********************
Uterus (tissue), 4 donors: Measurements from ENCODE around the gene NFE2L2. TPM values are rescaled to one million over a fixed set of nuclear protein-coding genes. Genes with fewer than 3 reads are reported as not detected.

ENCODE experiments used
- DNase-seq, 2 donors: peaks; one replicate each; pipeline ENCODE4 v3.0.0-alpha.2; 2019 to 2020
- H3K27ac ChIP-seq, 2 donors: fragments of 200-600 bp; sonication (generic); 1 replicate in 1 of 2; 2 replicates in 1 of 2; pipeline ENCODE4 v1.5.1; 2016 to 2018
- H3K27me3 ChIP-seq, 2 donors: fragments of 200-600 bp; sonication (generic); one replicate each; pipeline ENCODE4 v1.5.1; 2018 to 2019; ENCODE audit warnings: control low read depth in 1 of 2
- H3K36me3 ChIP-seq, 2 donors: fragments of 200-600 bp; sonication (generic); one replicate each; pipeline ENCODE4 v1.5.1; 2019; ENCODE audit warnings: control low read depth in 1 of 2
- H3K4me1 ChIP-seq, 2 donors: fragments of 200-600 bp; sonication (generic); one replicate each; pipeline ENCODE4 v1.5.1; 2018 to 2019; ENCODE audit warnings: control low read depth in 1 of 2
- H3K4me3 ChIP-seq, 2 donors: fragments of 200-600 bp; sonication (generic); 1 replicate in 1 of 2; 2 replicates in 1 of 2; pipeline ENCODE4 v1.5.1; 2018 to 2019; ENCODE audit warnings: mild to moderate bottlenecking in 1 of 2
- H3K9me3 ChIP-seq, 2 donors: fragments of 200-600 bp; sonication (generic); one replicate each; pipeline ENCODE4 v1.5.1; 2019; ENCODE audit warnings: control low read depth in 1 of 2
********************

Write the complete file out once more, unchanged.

Uterus (tissue), 4 donors: Measurements from ENCODE around the gene NFE2L2. TPM values are rescaled to one million over a fixed set of nuclear protein-coding genes. Genes with fewer than 3 reads are reported as not detected.

ENCODE experiments used
- DNase-seq, 2 donors: peaks; one replicate each; pipeline ENCODE4 v3.0.0-alpha.2; 2019 to 2020
- H3K27ac ChIP-seq, 2 donors: fragments of 200-600 bp; sonication (generic); 1 replicate in 1 of 2; 2 replicates in 1 of 2; pipeline ENCODE4 v1.5.1; 2016 to 2018
- H3K27me3 ChIP-seq, 2 donors: fragments of 200-600 bp; sonication (generic); one replicate each; pipeline ENCODE4 v1.5.1; 2018 to 2019; ENCODE audit warnings: control low read depth in 1 of 2
- H3K36me3 ChIP-seq, 2 donors: fragments of 200-600 bp; sonication (generic); one replicate each; pipeline ENCODE4 v1.5.1; 2019; ENCODE audit warnings: control low read depth in 1 of 2
- H3K4me1 ChIP-seq, 2 donors: fragments of 200-600 bp; sonication (generic); one replicate each; pipeline ENCODE4 v1.5.1; 2018 to 2019; ENCODE audit warnings: control low read depth in 1 of 2
- H3K4me3 ChIP-seq, 2 donors: fragments of 200-600 bp; sonication (generic); 1 replicate in 1 of 2; 2 replicates in 1 of 2; pipeline ENCODE4 v1.5.1; 2018 to 2019; ENCODE audit warnings: mild to moderate bottlenecking in 1 of 2
- H3K9me3 ChIP-seq, 2 donors: fragments of 200-600 bp; sonication (generic); one replicate each; pipeline ENCODE4 v1.5.1; 2019; ENCODE audit warnings: control low read depth in 1 of 2